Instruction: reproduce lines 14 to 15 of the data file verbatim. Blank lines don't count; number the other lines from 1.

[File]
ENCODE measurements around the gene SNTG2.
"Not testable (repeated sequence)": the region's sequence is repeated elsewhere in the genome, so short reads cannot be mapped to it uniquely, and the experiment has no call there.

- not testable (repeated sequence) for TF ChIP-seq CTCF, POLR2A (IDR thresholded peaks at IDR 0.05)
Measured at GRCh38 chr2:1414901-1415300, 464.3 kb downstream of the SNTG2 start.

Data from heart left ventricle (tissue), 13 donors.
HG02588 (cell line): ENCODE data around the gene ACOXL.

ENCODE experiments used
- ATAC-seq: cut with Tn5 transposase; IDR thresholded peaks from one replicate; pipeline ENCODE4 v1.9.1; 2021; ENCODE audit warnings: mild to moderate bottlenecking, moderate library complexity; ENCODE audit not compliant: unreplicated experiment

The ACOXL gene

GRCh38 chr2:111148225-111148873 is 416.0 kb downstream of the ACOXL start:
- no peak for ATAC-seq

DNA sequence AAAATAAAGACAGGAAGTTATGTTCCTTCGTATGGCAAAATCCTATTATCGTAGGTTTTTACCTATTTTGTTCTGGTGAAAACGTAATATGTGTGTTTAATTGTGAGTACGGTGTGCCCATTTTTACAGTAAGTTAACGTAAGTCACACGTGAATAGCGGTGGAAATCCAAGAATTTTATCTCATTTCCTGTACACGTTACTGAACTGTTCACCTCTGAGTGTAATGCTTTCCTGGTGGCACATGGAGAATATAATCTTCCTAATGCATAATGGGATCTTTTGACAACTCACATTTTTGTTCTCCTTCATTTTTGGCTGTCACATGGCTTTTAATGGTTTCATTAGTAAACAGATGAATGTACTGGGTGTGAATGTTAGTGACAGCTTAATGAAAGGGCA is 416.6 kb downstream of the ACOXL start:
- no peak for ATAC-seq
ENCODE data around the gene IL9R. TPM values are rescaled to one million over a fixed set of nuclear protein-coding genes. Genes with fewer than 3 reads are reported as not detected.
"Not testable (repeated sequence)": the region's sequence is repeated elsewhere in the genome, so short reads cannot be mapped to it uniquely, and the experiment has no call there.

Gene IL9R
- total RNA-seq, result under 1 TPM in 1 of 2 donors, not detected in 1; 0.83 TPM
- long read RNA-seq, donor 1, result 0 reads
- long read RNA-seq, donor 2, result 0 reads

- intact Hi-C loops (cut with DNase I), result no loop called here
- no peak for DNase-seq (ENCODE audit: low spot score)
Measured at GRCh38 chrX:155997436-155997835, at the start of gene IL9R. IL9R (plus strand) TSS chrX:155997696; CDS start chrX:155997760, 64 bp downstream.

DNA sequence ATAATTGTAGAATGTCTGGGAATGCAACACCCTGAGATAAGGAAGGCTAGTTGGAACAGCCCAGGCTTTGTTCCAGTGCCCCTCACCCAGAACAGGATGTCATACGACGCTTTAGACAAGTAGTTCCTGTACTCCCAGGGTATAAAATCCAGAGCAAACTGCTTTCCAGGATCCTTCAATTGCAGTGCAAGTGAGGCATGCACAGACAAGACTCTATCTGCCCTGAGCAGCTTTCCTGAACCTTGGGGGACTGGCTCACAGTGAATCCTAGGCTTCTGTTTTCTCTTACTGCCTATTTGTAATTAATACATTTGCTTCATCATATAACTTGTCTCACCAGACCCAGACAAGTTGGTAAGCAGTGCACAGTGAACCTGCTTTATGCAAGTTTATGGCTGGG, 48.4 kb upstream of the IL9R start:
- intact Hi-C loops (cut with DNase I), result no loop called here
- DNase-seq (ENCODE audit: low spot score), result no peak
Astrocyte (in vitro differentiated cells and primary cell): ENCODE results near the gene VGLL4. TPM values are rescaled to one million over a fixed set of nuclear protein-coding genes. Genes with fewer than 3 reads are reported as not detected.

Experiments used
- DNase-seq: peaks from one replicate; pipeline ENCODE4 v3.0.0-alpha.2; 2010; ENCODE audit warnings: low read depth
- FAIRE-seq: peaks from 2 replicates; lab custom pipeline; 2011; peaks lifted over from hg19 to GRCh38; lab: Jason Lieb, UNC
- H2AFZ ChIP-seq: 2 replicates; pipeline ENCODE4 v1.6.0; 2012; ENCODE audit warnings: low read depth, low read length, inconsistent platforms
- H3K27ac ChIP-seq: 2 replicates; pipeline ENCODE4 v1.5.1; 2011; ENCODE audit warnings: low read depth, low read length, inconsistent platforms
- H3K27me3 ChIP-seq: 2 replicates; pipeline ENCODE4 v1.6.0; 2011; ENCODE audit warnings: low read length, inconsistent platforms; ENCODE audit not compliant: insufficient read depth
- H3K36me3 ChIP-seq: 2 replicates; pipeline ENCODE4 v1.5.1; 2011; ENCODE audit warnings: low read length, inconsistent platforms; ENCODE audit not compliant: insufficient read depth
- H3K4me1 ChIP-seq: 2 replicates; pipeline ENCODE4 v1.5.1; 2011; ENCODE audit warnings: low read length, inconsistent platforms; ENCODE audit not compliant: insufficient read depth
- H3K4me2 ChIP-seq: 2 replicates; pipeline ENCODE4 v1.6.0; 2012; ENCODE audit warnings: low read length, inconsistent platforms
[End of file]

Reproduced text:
ENCODE data around the gene IL9R. TPM values are rescaled to one million over a fixed set of nuclear protein-coding genes. Genes with fewer than 3 reads are reported as not detected.
"Not testable (repeated sequence)": the region's sequence is repeated elsewhere in the genome, so short reads cannot be mapped to it uniquely, and the experiment has no call there.